Behind another closed door, deputies found Mario Gonzalez sitting on a bed. He looked scared and confused, but obeyed as deputies with guns drawn ordered him outside.

Detained in the back of a patrol car, Gonzalez told deputies he didn’t see the shooter. He and his wife were nearing the end of hourlong massages, in separate rooms, when the shooting began. He said he didn’t know what happened to her.

Gonzalez’s wife, Delaina Ashley Yaun, was among those found dead.

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After the shootings at Youngs, the man police have identified as Long walked briskly to his vehicle, backed out of a parking space and headed south. The killing was just beginning.

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A half-hour after being called to the scene in Cherokee County, authorities had a description of the suspect from security video. The white man wore a gray and red jacket, and drove a black Hyundai SUV.

But before they could catch him, the shooting started again, this time in Atlanta, roughly 30 miles (50 kilometers) away.

It was 5:47 p.m. when a woman called 911 from Gold Spa, reporting what she thought was a robbery.

“Hurry,” the caller urged the operator. “They have a gun.”

Ten minutes later, dispatchers received another 911 call from a business across the street. The caller said a man walked into Aromatheraphy Spa and fired a gun, hurting at least one person.

Officers who arrived at Gold Spa found three women dead from gunshot wounds. Officers arriving at the second spa found one woman dead from a gunshot wound.

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Police were aided in their capture of the suspect by Long’s parents, who called authorities offering to help after recognizing their son in still images from the security video that the Cherokee County sheriff posted to social media.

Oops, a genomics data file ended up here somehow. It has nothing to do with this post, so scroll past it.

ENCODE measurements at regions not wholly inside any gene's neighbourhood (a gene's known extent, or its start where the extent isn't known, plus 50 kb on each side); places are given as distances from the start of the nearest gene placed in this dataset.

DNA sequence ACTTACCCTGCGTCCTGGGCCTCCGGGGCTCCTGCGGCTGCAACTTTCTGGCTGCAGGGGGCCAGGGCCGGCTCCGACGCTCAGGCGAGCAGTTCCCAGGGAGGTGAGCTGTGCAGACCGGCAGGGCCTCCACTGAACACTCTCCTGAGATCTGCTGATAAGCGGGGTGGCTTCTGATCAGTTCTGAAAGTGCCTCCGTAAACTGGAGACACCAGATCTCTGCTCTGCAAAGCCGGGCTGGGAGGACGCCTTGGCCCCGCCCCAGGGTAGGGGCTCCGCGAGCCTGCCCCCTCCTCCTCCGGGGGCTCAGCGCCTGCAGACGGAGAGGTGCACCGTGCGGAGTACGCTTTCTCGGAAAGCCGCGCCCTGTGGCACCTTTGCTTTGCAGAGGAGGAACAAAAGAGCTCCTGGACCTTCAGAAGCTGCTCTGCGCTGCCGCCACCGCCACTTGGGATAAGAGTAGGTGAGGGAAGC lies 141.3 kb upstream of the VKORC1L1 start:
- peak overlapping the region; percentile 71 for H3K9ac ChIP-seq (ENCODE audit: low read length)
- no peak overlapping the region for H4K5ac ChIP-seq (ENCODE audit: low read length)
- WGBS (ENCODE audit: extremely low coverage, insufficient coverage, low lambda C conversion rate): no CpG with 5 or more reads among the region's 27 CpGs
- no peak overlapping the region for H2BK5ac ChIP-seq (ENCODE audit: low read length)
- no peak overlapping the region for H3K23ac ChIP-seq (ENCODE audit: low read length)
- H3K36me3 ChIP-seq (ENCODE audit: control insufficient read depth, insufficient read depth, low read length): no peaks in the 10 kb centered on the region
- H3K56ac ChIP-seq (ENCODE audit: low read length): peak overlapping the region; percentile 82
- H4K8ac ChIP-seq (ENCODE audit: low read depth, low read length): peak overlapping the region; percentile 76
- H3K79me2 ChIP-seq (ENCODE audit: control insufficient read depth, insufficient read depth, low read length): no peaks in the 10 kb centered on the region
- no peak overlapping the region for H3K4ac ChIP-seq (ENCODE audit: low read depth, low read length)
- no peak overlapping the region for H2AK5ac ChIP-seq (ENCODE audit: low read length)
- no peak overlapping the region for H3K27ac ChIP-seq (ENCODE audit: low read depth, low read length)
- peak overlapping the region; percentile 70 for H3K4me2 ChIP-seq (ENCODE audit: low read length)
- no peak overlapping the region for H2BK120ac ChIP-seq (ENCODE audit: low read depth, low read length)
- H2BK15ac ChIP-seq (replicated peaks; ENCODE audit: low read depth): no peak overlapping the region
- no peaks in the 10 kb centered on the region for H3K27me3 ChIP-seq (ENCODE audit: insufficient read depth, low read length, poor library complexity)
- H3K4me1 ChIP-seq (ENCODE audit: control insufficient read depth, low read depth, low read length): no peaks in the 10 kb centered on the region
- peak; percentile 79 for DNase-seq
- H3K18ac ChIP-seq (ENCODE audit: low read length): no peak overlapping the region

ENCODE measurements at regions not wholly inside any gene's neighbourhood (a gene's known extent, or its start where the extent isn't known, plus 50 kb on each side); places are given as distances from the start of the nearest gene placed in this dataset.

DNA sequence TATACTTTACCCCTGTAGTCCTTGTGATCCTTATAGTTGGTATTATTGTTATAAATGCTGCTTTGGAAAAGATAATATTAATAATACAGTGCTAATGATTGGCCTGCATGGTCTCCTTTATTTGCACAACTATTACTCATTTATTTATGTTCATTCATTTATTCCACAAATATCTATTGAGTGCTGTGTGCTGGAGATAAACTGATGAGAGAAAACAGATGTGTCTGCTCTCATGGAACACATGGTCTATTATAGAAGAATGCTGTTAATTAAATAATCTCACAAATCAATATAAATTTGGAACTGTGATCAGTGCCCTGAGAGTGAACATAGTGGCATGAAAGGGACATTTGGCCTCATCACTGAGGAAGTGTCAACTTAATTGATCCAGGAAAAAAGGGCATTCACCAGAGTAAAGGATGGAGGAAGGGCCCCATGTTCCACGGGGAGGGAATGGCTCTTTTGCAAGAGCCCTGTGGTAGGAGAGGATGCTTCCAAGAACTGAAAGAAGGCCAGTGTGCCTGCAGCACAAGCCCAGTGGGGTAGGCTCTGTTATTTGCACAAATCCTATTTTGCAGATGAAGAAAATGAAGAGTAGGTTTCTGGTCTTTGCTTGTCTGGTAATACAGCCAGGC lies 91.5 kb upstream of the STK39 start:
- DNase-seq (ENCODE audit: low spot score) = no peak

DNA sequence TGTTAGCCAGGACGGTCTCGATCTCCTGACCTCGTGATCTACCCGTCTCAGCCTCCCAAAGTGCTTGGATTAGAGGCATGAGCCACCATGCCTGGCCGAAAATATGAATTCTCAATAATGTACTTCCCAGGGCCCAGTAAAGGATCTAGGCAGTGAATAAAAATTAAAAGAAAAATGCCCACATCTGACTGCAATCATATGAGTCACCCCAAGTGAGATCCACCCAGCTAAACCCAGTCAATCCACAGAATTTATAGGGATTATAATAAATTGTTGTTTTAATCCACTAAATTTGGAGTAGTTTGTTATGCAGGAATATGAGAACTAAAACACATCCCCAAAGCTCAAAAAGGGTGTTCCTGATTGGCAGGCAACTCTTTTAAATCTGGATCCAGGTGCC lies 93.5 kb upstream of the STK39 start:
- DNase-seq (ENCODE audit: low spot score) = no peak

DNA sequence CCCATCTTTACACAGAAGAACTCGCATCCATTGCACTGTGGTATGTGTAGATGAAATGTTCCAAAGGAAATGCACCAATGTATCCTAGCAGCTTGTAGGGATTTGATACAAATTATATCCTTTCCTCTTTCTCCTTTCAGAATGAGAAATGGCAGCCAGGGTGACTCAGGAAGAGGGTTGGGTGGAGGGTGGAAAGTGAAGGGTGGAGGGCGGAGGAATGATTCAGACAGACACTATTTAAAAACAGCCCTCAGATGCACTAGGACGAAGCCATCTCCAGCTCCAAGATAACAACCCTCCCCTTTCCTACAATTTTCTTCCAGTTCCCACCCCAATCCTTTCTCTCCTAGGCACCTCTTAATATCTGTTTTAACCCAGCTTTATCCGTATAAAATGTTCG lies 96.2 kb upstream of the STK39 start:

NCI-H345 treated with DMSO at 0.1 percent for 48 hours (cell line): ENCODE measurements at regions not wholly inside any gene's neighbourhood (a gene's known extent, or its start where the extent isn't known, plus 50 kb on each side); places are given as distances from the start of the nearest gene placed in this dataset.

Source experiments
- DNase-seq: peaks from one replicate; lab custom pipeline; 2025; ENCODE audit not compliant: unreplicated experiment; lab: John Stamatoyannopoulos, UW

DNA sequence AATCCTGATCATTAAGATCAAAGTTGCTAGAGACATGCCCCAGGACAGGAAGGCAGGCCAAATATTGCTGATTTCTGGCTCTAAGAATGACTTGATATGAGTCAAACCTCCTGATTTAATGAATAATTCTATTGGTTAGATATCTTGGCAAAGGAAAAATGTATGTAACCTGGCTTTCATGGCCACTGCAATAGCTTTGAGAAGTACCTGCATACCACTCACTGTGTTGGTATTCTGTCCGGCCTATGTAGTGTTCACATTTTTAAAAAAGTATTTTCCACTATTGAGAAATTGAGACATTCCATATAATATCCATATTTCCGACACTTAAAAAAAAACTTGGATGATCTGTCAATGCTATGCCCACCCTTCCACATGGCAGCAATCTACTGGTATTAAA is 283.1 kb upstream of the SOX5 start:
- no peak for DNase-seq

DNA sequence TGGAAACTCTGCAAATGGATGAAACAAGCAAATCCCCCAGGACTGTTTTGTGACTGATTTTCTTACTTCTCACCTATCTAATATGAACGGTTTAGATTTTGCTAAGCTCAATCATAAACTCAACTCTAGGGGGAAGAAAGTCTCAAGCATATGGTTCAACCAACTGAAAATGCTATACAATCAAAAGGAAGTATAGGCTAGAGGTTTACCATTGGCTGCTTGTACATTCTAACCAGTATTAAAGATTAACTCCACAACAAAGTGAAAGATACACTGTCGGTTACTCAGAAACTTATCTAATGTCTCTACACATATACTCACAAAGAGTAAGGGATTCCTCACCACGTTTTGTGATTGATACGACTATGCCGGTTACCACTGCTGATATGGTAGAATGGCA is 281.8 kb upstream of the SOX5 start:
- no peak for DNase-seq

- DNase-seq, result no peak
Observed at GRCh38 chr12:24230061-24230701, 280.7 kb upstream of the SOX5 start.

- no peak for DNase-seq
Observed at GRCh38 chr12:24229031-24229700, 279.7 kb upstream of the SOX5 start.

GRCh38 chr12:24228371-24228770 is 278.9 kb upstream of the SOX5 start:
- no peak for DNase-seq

Using cellphone information provided by the parents, authorities tracked the suspect to rural Crisp County about 140 miles (225 kilometers) south of Atlanta.

State troopers and sheriff’s deputies spotted his SUV on Interstate 75, and one of them forced Long to spin to a stop by bumping his vehicle.

Once stopped, Long surrendered without a fight.

Once in custody, Long told investigators that he has a sex addiction and lashed out at businesses he viewed as a temptation. But many people, particularly in the Asian American community, believe the victims were targeted because of their race. Police say they are still trying to determine a motive.

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The killings tore eight people from their families.

Yong Ae Yue, 63, cooked homemade Korean dishes for her family. Suncha Kim, 69, volunteered for charities. Soon Chung Park, a former dancer, remained youthful and fit at age 74. Xiaojie “Emily” Tan, 49, was an entrepreneur who owned Youngs Asian Massage and other businesses. Daoyou Feng, 44, was one of her employees.

Delaina Yaun, 33, was a new mother. Paul Michels, 54, installed security systems. Hyun Jung Grant, 51, worked at Gold Spa to support two sons.

“She loved me and my brother enough to work for us, to dedicate her whole life,” said Grant’s son, 22-year-old Randy Park.

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Bynum reported from Savannah, Georgia.